Tesla and SpaceX CEO Elon Musk is showing his libertarian streak and jumping on the "Liberate" train, saying that pandemic lockdown orders are akin to "forcibly imprisoning people in their homes."

It's hardly like prison when people are going on walks and lounging in parks and on beaches, but Musk has been using his and President Trump's favorite soapbox lately — Twitter — to scream and shout about the injustice of telling people to socially distance to save lives.

Some days he tries to sound reasonable, like on Tuesday when he replied to a tweet about what ethical reopening procedures would be. "Yes, reopen with care & appropriate protection, but don’t put everyone under de facto house arrest," Musk wrote.

But other days he's just sounds as angry as all those gun- and flag-toting protesters in Michigan and Ohio, focused mostly on the economy and not on the potential for lives lost — and ignoring the fact that social distancing has likely saved tens of thousands of lives thus far.

This is becoming a talking point for conservatives and tech elites, with everyone crunching their own numbers — and invoking the example of Sweden, where there was no complete shutdown and where the death rate has remained in the middle of the pack for Europe — and reaching their own conclusions about whether sheltering orders were a waste, doing more economic harm than they did public-health good. This piece in the Wall Street Journal this week, which Musk tweeted out, is one of those, saying that a one-size-fits-all approach — locking down Wisconsin the same way you lock down New York City — is senseless.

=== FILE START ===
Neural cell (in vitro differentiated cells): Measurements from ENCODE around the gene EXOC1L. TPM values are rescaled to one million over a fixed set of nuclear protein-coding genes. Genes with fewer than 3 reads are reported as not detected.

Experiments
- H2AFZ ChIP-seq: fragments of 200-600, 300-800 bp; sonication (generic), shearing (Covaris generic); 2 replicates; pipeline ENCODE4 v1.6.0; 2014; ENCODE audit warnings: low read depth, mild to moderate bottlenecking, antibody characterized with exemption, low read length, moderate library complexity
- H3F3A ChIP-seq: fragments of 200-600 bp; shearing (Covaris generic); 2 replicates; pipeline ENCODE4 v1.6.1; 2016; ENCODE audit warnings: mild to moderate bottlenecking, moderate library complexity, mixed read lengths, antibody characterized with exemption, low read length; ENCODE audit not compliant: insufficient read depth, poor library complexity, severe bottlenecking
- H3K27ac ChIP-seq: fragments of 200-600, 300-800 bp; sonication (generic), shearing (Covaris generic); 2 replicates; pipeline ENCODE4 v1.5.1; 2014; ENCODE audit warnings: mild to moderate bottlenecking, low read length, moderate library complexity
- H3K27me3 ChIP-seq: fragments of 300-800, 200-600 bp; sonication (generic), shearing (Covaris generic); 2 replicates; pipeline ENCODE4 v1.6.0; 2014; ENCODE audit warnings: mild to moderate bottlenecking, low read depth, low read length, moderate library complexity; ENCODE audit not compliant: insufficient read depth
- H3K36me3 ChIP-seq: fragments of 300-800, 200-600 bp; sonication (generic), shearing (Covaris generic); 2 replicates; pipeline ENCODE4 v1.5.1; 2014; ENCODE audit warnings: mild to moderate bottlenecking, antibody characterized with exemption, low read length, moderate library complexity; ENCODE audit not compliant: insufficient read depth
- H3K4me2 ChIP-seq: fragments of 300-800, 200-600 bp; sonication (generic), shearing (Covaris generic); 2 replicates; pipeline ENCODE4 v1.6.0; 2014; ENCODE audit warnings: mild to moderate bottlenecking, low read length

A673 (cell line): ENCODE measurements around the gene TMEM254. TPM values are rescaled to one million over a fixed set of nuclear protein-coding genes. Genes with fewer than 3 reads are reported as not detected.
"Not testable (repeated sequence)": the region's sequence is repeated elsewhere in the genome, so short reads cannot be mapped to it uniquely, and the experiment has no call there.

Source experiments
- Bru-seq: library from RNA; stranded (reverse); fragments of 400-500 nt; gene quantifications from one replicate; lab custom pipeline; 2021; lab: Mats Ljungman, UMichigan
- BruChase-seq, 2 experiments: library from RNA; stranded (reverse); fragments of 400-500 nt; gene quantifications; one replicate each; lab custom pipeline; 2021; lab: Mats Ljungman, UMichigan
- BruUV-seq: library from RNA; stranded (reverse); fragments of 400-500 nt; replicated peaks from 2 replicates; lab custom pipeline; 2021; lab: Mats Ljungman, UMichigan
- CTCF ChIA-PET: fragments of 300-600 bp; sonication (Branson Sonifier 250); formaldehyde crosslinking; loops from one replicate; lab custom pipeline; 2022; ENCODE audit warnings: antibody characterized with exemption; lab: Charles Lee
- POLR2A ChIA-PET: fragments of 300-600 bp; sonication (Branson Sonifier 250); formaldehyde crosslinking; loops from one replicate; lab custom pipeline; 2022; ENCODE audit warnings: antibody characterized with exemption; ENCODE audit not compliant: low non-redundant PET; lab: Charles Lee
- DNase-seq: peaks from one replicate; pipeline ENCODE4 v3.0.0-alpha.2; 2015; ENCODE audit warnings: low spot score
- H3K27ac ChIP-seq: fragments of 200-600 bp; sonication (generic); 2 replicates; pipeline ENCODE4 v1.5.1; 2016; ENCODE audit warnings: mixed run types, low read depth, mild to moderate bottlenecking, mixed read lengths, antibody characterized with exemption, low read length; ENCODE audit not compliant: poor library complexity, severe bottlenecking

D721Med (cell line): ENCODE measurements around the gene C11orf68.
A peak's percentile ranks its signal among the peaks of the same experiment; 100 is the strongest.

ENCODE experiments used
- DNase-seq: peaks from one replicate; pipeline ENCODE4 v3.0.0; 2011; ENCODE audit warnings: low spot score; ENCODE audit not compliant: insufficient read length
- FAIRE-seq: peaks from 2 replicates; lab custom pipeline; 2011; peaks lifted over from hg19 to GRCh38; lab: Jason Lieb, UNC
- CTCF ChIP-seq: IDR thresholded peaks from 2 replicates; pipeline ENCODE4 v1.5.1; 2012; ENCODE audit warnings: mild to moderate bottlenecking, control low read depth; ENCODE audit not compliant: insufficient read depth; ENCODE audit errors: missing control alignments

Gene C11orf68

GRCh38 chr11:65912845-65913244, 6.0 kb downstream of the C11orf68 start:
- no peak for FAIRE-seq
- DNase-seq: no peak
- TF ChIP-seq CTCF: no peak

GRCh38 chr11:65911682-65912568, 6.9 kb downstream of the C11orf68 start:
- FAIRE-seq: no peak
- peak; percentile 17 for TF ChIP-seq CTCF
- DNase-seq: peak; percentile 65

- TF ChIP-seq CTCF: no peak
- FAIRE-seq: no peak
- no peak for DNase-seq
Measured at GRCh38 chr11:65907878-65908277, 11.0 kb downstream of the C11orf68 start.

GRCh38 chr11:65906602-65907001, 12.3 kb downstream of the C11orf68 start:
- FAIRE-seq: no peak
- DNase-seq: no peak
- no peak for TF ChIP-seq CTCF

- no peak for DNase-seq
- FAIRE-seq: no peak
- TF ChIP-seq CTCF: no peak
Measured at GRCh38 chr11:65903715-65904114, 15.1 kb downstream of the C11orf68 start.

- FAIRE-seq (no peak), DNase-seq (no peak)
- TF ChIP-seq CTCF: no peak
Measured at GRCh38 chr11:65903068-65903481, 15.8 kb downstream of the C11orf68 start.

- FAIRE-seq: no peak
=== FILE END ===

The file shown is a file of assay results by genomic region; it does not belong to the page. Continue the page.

Musk has only taken up this torch, really, in the last week, as sheltering orders in California were getting extended through May. Sure, lots of people are frustrated with this, and lots of people doubt whether the public health benefits of one more month of this outweigh the economic pain.

But Musk was also one of the early skeptics about the coronavirus pandemic on Twitter, chattering with other skeptics and non-experts in the field of epidemiology back in March about whether or not the human toll was really going to be so bad.   (As of this writing, the U.S. has over 1 million cases, with numbers continuing to rise, and 61,000 fatalities with between 1,000 and 1,800 new deaths every day.)

And he's had plenty in common with Trump, calling the "panic" around the virus "dumb" back in early March, and expressing early conjecture that the highly toxic malaria drug hydroxychloroquine would work against the virus, as CNN notes.

Musk tweeted or retweeted these things in mid-March, already calling the lockdowns an overreaction even before U.S. deaths started to exponentially rise.

Anyway, good thing our country isn't being governed by the court of Twitter opinion... oh wait.